Intensifying its protests against the National Medical Commission (NMC) Bill, the doctors of All India Institute Of Medical Science (AIIMS) and Safdarjung Hospital in the national capital has called for an indefinite strike to be observed from Thursday.
Amid widespread protests from the medical community, the Lok Sabha on Monday passed the Bill and Health Minister Harsh Vardhan called it one of the greatest reforms ushered in by the Narendra Modi government.
The indefinite strike comes on the same day when the Bill will be tabled in the Rajya Sabha. The Outpatient Department (OPD) and emergency services are likely to be hampered due to the strike.
In a letter, the Resident Doctors' Association of VMMC and Safdarjung Hospital wrote that they will withdraw all hospital services-including Emergency services and go on an indefinite strike from 9 am.
The NMC Bill which was passed by the Lok Sabha on July 29 seeks to create the National Medical Commission (NMC) in place of Medical Council of India (MCI). The Bill also proposes a common final-year MBBS examination, known as National Exit Test (NEXT), for admission to post-graduate medical courses and for obtaining a license to practice medicine.
Besides this, the National Eligibility-cum-Entrance Test (NEET), common counselling and NEXT would be applicable to institutes of national importance like AIIMS in order to achieve a common standard in medical education in the country. The Bill was passed with 260 members voting in its favour and 48 against it.
The letter further read, "The medical fraternity across the country feels betrayed by the so-called leaders who have given their assent for a poorly drafted bill that will have detrimental effects on the future of health-care of the nation. We strongly oppose the provisions mentioned as follows:- 1) Uncertainty on entrance exam for Post-graduate courses/ NEXT; 2) Providing Limited License to practice modem medicine as Community Health Providers for persons other than those possessing M.B.B.S degrees; 3) Undue favour to the Private Medical College, Unaided Universities by decreasing the percentage of seats under controlled fees structure from 85, to 50%; 4) Decreasing the representation of elected members from 75, in MCI to 20% in National Medical Commission; 5) Power of Central Government to override the decisions/ recommendations of National Medical Cornrnission and Autonomous Boards constituted there-under."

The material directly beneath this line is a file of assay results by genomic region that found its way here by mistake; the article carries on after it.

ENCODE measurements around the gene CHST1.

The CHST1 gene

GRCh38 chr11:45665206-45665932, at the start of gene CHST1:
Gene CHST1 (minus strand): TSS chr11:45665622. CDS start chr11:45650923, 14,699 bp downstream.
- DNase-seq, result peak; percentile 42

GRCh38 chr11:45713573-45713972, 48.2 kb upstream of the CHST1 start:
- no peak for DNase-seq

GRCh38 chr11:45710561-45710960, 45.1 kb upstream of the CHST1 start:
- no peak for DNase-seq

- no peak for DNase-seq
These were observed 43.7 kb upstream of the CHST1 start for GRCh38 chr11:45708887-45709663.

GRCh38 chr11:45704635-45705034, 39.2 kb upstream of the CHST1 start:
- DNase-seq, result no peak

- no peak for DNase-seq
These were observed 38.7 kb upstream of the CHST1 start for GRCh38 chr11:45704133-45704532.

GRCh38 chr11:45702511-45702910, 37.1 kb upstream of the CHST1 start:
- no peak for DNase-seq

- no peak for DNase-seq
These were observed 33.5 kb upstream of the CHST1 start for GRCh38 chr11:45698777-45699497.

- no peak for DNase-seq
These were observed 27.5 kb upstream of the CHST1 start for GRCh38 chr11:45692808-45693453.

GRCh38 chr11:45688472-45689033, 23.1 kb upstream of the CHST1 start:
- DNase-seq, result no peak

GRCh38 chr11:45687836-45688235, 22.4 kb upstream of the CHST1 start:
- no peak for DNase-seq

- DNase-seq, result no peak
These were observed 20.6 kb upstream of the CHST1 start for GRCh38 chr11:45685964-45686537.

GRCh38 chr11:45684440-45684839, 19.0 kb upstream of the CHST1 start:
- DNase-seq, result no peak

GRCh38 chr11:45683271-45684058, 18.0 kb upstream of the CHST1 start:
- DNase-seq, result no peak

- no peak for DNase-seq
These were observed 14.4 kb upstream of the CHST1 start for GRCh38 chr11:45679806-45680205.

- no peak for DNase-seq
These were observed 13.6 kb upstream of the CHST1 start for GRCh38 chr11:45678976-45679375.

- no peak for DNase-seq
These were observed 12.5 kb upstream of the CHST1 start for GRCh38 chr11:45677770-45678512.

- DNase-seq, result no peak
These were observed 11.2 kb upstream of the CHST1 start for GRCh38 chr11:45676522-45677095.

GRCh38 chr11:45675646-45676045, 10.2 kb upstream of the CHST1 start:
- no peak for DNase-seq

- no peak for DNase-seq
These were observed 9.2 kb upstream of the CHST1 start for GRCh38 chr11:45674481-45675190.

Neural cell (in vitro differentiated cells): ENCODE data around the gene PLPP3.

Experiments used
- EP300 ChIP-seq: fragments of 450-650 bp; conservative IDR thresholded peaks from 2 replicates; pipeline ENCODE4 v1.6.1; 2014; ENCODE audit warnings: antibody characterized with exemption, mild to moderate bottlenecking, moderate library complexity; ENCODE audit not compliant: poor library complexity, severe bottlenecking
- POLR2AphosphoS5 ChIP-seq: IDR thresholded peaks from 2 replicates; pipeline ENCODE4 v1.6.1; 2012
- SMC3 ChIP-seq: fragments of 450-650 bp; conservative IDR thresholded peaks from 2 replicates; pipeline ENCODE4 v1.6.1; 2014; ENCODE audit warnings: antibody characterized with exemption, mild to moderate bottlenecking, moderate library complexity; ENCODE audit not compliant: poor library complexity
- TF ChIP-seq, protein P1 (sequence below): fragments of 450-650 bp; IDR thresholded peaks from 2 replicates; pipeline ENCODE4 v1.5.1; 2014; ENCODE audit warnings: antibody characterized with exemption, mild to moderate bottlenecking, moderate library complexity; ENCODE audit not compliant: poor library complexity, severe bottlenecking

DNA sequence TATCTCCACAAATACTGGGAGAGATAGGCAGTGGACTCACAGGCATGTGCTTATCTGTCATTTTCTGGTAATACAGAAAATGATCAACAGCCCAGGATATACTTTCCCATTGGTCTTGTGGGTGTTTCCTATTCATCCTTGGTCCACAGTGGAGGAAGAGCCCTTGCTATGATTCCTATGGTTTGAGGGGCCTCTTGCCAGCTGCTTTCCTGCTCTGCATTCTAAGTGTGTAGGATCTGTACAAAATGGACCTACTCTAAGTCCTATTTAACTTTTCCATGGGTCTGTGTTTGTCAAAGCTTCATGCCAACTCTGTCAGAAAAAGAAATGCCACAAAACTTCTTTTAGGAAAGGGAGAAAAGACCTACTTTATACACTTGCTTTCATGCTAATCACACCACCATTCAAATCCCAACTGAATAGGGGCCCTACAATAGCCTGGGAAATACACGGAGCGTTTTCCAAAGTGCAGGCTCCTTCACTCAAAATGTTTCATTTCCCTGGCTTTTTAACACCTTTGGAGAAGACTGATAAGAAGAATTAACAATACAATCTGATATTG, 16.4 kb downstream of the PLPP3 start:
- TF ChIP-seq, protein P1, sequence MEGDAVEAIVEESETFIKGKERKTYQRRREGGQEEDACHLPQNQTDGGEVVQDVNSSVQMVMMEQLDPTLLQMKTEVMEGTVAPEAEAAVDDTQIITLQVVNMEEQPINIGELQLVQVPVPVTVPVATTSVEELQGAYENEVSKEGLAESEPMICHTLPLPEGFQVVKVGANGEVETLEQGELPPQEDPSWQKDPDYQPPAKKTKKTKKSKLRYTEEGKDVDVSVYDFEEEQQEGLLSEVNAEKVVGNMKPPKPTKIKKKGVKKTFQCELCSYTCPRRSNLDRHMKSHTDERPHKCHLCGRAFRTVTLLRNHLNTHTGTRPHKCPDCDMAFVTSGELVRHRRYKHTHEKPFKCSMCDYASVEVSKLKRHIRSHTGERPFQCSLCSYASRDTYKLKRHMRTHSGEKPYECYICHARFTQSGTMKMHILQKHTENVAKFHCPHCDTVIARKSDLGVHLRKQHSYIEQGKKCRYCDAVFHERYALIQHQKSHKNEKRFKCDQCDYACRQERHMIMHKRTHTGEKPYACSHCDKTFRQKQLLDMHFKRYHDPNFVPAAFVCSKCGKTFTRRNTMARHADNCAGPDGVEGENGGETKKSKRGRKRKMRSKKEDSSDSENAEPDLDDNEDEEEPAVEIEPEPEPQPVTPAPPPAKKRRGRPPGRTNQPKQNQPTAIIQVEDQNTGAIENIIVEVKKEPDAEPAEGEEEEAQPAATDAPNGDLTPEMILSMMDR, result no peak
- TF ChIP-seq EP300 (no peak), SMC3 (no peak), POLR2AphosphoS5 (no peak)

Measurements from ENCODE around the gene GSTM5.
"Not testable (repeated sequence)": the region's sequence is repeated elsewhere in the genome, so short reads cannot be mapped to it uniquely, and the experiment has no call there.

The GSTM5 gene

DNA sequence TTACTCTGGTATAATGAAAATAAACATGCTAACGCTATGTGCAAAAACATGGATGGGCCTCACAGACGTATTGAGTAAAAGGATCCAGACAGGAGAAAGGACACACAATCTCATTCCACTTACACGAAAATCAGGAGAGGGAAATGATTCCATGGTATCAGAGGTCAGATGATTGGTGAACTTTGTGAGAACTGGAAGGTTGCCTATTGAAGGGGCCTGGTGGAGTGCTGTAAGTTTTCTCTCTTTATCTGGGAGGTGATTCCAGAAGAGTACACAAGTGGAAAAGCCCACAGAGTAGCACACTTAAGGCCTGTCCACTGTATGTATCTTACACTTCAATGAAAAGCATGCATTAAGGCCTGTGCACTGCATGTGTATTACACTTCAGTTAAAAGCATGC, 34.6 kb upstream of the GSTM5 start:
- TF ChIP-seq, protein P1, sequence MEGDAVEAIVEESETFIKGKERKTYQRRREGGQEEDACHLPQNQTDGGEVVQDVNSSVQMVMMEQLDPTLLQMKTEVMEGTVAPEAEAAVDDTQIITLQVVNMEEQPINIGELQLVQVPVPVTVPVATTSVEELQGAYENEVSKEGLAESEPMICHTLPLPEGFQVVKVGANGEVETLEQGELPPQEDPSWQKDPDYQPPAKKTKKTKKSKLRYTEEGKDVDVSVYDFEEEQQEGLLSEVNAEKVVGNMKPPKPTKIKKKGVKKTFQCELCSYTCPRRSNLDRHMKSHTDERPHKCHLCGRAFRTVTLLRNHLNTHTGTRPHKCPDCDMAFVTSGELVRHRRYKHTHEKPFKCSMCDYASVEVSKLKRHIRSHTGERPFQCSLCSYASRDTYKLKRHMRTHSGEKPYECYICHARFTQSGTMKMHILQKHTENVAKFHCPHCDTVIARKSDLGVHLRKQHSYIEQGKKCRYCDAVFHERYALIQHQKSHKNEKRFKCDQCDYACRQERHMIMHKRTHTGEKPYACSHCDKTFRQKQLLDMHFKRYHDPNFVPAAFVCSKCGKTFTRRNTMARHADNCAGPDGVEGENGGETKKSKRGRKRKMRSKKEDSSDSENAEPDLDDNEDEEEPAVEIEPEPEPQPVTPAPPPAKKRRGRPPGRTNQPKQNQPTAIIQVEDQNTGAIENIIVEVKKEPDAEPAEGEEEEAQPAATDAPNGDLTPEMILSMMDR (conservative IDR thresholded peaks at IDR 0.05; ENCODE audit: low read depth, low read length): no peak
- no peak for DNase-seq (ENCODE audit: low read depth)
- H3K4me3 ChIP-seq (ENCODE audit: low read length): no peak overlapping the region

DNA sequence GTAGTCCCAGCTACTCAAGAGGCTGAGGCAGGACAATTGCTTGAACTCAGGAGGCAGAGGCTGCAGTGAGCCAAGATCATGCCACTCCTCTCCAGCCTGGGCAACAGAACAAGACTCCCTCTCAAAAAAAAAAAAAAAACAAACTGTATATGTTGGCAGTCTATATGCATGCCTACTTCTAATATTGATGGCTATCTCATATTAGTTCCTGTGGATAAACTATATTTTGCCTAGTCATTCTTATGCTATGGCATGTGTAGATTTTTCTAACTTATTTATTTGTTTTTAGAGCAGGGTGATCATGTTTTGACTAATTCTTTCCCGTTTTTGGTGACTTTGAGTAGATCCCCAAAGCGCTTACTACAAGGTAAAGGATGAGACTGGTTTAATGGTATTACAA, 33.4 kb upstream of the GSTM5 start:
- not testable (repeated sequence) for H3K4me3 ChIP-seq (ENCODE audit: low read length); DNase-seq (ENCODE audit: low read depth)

"As the present Government seems least bother. to even consider amending the aforementioned clauses, we RDA Safdarjuntg Hospital have no choice but to resort to withdraw all Hospital services-including Emergency services and go on an indefinite strike w.e.f. 09:00 a.m., tomorrow i.e. on 1st August, 2019," the letter further added.
Doctors across the country went on a 24-hour medical strike from 6 am on Wednesday, withdrawing all non-essential services. The Indian Medical Association (IMA) called for the strike in protest against the passage of the Bill.
While the Centre has called the NMC bill a game-changer set to transform medical education and services in India, many members of the medical fraternity disagree.
One of the primary concerns over the NMC Bill is that it will give a boost to quacks and quackery practitioners in rural areas. Doctors claim, under Section 32 of the NMC bill, nearly 3.5 lakh community health providers – mostly quacks-- would be legalised to prescribe drugs.
The doctors' fraternity also termed the Bill anti-poor and anti-public since making NEXT mandatory before NEET can reduce the chances of people from economically weaker section entering the medical sector.